The civilian truck driver the Navy says killed a sailor aboard a ship in Virginia once faced a murder charge in North Carolina but ended up pleading guilty to voluntary manslaughter and was out of prison less than two years later, court records show.
The Navy said 35-year-old Jeffrey Tyrone Savage drove onto Naval Station Norfolk on Monday night, parked his 2002 Freightliner near a pier and walked onto the USS Mahan. It says he disarmed the ship’s petty officer of the watch and used her weapon to kill another sailor who stepped in to protect her in a shootout. Savage was killed by Navy security forces.
The Navy has said Savage had a valid transportation credential that could have gotten him access to the base, although he didn’t have a legitimate reason to be there.
Killed in the shooting was 24-year-old Petty Officer 2nd Class Mark Mayo of Hagerstown, Md. Navy officials have said there’s no indication the attack was planned or had any link to terrorism. Navy investigators have also said there’s no indication Savage of Chesapeake had any previous relationship with the ship or anyone on it. The Navy has no records indicating Savage ever served in the Navy either, a Navy Personnel Command spokeswoman said Friday.
Court records show Savage was charged in the 2005 shooting death of Maurice Griffin, a 30-year-old Chesapeake resident, in Charlotte. They were driving from Georgia to Virginia when they fought over a handgun. Savage shot Griffin and left his body on the side of an Interstate 85 on-ramp. Police were called when someone passing by saw Griffin’s body, originally thinking it was a deer.
Prosecutors planned to seek the death penalty against Savage if he didn’t settle the case with a guilty plea, according to court records. Savage entered a guilty plea in February 2008 and was released from prison at the end of 2009.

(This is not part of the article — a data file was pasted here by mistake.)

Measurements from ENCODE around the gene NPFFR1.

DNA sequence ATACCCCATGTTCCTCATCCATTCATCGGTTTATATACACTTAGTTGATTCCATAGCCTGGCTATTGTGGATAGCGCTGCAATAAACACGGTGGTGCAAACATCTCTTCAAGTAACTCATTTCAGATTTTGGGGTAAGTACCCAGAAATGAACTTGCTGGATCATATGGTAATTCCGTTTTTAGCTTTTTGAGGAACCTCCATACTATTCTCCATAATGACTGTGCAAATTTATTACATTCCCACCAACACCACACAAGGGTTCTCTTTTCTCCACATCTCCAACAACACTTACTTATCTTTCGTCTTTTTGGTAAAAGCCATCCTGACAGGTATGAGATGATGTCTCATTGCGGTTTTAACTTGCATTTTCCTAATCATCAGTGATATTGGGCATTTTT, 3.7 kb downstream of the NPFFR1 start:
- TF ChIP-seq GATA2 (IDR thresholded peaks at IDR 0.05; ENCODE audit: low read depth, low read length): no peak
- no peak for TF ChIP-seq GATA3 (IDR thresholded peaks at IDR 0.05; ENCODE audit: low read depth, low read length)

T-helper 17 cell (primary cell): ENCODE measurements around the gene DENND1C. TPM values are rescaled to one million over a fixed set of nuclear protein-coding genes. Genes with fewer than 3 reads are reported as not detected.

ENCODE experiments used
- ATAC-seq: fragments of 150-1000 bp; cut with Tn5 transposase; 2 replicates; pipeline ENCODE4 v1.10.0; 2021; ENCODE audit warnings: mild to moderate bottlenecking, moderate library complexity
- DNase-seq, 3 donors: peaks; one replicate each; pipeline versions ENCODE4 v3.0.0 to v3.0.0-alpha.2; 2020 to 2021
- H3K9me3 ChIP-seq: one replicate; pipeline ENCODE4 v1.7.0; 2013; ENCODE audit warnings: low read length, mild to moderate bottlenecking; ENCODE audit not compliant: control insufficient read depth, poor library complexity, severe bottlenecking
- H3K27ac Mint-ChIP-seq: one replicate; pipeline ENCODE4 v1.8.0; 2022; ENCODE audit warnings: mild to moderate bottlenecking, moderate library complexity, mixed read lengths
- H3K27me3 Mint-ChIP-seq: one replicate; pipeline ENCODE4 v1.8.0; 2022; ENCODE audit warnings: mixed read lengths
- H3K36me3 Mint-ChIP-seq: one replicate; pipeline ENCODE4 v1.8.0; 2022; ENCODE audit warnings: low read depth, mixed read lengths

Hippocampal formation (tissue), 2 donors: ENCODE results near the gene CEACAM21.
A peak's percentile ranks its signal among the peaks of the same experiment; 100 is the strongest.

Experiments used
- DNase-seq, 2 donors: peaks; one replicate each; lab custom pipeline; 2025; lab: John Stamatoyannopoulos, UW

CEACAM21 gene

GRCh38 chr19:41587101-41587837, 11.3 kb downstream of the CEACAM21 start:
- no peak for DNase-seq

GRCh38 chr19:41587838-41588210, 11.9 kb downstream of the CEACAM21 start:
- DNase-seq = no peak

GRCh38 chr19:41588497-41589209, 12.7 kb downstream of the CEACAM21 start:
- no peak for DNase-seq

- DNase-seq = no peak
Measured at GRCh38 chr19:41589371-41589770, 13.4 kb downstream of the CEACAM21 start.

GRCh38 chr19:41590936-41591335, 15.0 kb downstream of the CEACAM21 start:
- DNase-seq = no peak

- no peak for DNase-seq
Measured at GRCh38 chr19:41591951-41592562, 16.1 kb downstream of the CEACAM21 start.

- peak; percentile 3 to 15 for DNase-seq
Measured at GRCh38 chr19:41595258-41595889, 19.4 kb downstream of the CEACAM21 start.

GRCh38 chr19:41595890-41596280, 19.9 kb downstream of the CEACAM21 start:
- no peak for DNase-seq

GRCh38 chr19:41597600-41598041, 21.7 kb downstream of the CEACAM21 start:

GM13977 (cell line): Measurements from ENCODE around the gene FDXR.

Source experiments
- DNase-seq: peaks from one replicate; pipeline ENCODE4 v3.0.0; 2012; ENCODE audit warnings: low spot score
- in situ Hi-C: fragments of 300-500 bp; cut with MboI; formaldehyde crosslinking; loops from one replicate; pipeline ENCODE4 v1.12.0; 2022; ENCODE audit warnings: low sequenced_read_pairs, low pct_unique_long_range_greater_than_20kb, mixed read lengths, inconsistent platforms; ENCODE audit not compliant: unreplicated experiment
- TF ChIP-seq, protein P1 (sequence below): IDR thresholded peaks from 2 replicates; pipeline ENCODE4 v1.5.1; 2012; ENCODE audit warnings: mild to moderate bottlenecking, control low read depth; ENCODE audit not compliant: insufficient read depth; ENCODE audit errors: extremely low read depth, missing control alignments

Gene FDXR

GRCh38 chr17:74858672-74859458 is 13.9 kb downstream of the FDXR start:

Including jail, he was behind bars less than six years for the crime.
Savage and Griffin had been best friends before the shooting, according to Griffin’s aunt, Vanessa Griffin.
“He killed my nephew and he was supposed to be his best friend,” she said. “The saddest part about it is he shot him in the head and … put him out on highway 85. So that tells me a lot.”
After Navy officials identified Savage as the shooter, Vanessa Griffin relived the painful memories of her nephew’s death. She said she had met Savage on numerous occasions and knew that he “was bad and did a lot of things.”
Among other things, Savage’s criminal history includes possession with intent to distribute crack cocaine.
“When it came to Jeff and what I’ve heard about him, anything was possible for him to do,” said Vanessa Griffin, who lives in Chesapeake. “He would have went to any extreme to whatever he had to do. To me, he was a dangerous man.”
The transportation credential Savage possessed – a Transportation Worker Identity Credential – is issued by the Transportation Security Administration and is valid for five years. People with criminal records for certain crimes are allowed to have a card, as long as they have been out of prison for at least 5 years, according to the TSA’s website. However, applicants can also apply for a waiver.
On Friday, U.S. Sen. Mark Warner, D-Va., wrote a letter to Navy Secretary Ray Mabus and Homeland Security Secretary Jeh Johnson urging they conduct a review of security procedures on military bases.
“I have grave concerns about the safety and effectiveness of the TWIC program,” Warner wrote.
Warner said the TWIC program has been plagued by problems since its inception. He noted that a 2011 Government Accountability Office report said that weaknesses in the program’s enrollment, background checking and use, “limit the program’s ability to provide reasonable assurance that access to secure areas . is restricted to qualified individuals.”
Warner sent Mabus and Johnson a list of questions he wants answered in a briefing, including whether naval security personnel appropriately cleared Savage and properly followed security protocols.
“Our military men and women who willingly serve in harm’s way overseas should have a reasonable expectation of safety on a U.S. military facility here at home,” Warner wrote.